Two hundred years ago this month, on 8th September 1820, two men were hanged and then beheaded in Broad Street, Stirling. They were John Baird, aged 38, and Andrew Hardie, aged 28. Found guilty of treason at what can only be called a show trial, their crime had been their involvement in the Scottish Radical Rising of 1820.
Both men were weavers to trade and had also served in the British army. It was this military experience and also their own leadership qualities which led to them being at the front of a small Radical army. This band marched out of Glasgow and Condorrat at Cumbernauld through a very wet night, heading for the Carron Ironworks at Falkirk. They planned to seize cannon there. Although they were sincere in their aims and their passionate support for political and social reform, it seems certain they had been tricked into this action by government agents provocateurs.
Intercepted by a unit from the regular British army and the local Stirlingshire Yeomanry, there was a short skirmish at Bonnymuir near Falkirk. Although the men and boys of the Radical army fought bravely, they were soon overpowered. Some managed to escape. Most were taken to imprisonment at Stirling Castle.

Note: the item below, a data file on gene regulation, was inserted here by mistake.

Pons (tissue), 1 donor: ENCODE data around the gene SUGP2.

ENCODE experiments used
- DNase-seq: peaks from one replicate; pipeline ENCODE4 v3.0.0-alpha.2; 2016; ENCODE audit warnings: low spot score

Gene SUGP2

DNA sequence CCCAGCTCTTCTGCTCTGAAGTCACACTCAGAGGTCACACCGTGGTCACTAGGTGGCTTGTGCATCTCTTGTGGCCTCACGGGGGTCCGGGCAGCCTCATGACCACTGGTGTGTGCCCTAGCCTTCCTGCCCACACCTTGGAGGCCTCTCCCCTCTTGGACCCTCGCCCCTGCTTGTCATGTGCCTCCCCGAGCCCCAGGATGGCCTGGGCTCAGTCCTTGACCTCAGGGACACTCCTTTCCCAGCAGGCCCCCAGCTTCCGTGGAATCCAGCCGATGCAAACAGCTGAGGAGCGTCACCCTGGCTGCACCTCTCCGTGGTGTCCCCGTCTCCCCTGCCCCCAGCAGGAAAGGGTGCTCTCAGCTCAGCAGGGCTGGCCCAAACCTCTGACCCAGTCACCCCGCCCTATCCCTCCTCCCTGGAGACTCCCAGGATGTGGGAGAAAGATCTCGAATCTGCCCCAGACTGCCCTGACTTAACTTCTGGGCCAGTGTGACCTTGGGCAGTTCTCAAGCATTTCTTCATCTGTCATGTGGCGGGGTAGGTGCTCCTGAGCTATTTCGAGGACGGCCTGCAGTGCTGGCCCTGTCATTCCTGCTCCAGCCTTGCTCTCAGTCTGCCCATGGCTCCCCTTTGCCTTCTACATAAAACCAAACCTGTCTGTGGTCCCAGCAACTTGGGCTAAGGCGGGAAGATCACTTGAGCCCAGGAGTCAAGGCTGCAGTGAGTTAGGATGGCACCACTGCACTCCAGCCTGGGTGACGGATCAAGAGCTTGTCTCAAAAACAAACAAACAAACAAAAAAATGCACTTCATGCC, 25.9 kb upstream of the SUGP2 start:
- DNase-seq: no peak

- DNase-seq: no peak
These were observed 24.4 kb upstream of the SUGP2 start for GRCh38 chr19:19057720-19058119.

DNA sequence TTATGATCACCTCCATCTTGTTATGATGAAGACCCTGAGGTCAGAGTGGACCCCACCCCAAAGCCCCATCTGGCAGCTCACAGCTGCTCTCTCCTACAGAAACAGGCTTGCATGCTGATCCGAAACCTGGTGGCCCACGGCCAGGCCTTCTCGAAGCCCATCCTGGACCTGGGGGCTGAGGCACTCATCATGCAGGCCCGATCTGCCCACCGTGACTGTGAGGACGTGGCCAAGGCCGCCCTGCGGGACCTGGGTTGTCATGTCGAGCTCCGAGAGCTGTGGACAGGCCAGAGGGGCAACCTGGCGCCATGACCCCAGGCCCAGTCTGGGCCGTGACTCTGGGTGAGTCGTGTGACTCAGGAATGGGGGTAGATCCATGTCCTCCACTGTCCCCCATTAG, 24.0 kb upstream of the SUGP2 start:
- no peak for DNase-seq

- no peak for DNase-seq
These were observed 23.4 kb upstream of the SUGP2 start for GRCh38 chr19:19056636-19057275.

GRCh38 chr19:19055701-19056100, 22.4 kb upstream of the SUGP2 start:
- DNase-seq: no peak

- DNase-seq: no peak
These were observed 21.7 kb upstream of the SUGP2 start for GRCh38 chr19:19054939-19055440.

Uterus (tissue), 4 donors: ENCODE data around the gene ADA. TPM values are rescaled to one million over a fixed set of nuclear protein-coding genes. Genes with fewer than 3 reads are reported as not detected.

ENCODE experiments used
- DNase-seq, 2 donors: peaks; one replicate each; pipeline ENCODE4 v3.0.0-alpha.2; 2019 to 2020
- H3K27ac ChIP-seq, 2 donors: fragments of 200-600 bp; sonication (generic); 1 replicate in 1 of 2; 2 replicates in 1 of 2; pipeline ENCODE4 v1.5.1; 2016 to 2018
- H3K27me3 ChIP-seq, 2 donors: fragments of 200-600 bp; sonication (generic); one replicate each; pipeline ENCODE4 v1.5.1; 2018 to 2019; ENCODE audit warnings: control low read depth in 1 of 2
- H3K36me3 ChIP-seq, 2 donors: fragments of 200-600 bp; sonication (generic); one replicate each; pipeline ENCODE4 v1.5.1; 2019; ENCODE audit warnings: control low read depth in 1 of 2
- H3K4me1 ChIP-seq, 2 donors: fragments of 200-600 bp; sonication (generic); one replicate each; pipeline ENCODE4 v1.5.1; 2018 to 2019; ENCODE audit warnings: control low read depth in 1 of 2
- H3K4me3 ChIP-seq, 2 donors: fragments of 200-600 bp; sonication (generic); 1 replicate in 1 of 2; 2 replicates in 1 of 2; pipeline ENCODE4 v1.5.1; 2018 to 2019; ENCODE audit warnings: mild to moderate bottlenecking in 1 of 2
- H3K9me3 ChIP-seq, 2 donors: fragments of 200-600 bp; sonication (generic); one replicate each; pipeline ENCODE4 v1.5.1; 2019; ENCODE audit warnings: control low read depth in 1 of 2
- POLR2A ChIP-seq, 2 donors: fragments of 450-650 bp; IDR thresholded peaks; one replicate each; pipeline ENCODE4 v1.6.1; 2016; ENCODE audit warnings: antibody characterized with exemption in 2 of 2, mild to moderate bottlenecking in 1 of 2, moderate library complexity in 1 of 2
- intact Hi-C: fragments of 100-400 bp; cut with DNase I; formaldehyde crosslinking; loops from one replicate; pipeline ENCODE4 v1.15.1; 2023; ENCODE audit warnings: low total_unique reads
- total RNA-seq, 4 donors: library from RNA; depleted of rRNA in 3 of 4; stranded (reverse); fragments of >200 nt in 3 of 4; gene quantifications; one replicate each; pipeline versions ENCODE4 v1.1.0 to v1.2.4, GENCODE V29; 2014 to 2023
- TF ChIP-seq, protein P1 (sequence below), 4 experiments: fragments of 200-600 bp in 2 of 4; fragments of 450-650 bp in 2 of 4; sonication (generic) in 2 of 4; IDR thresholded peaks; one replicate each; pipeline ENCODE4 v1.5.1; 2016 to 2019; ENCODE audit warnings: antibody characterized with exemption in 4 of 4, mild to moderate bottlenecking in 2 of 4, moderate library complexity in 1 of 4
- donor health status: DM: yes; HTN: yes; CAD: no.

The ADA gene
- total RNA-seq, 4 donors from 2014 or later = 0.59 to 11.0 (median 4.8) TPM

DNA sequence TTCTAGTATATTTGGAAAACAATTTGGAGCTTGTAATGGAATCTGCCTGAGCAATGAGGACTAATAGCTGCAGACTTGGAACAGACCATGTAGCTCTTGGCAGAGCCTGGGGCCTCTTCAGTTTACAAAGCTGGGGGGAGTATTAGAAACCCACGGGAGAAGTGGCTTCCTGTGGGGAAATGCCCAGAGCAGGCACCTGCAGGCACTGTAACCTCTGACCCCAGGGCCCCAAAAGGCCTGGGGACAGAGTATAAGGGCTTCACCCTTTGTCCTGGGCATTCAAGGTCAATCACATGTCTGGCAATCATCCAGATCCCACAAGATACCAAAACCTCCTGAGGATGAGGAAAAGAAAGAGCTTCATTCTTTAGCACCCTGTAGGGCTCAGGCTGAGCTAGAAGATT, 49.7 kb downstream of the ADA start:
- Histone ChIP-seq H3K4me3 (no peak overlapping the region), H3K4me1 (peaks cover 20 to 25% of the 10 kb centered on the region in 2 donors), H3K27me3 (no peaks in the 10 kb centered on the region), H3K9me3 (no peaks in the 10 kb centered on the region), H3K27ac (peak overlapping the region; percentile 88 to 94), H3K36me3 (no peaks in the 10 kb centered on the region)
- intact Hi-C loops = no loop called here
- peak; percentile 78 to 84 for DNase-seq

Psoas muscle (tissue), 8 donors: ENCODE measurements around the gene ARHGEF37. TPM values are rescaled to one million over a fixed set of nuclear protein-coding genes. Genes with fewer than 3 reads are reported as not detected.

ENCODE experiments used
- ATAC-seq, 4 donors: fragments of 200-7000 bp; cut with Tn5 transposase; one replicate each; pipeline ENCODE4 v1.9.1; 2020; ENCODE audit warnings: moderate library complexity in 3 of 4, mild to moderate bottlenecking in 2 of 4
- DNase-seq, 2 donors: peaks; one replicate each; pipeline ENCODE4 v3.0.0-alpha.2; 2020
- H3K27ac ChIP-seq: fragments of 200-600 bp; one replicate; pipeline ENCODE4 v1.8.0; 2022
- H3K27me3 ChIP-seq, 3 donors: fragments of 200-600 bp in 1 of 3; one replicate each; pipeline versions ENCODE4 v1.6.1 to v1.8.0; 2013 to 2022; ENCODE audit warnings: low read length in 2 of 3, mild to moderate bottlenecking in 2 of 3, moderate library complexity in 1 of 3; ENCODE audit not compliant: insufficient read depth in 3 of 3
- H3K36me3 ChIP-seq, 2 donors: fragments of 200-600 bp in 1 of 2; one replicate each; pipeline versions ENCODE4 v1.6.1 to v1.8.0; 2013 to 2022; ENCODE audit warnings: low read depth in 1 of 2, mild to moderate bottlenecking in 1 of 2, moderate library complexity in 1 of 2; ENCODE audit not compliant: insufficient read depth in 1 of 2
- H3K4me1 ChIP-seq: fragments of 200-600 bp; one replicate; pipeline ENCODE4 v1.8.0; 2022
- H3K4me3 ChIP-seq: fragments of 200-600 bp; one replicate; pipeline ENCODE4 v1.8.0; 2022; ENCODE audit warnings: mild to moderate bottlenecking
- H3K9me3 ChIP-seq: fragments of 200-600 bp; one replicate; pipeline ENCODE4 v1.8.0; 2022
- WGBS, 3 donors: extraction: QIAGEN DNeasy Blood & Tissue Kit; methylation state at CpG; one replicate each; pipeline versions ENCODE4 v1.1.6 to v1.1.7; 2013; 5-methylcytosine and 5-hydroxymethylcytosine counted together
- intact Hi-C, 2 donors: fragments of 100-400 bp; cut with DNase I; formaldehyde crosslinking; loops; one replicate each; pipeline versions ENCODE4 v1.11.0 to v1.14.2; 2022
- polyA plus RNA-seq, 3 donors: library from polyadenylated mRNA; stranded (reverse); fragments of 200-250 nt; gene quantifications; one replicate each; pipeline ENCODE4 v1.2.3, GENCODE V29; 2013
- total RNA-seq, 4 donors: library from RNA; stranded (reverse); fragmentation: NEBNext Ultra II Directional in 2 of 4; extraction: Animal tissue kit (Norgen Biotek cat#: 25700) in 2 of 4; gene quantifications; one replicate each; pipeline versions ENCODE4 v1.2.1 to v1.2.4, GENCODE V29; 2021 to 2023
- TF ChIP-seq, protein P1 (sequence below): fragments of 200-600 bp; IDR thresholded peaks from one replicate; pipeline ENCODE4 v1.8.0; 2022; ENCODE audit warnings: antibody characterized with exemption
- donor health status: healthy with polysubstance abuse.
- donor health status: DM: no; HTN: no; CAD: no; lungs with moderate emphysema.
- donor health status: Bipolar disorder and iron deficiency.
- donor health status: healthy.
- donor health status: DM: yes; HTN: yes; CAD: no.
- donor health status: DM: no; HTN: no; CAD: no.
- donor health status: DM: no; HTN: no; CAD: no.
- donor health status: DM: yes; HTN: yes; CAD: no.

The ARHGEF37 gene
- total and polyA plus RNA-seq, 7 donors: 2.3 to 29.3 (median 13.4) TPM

Tried under English Law in Stirling a few months later, Andrew Hardie and John Baird were sentenced to death. Nineteen of their comrades were sentenced to be transported to Australia. Shortly before he died, standing on a scaffold erected in Broad Street, Andrew Hardie declared: ‘I die a martyr to the cause of truth and justice.’ John Baird said the same. The two men were buried in pauper’s graves in the graveyard of Stirling’s Church of the Holy Rude.
Decades later, their bodies were exhumed and brought to Glasgow, where they were re-interred at Sighthill Cemetery in the north of the city. The monument above their last resting place also honours James Wilson of Strathaven. He was another Radical weaver, hanged and then beheaded on Glasgow Green on 30th August 1820.
If you would like to know more about Scotland’s Radical Rising of 1820, here’s an online talk I gave about it as part of the Tuesday Talks Series of the National Galleries of Scotland.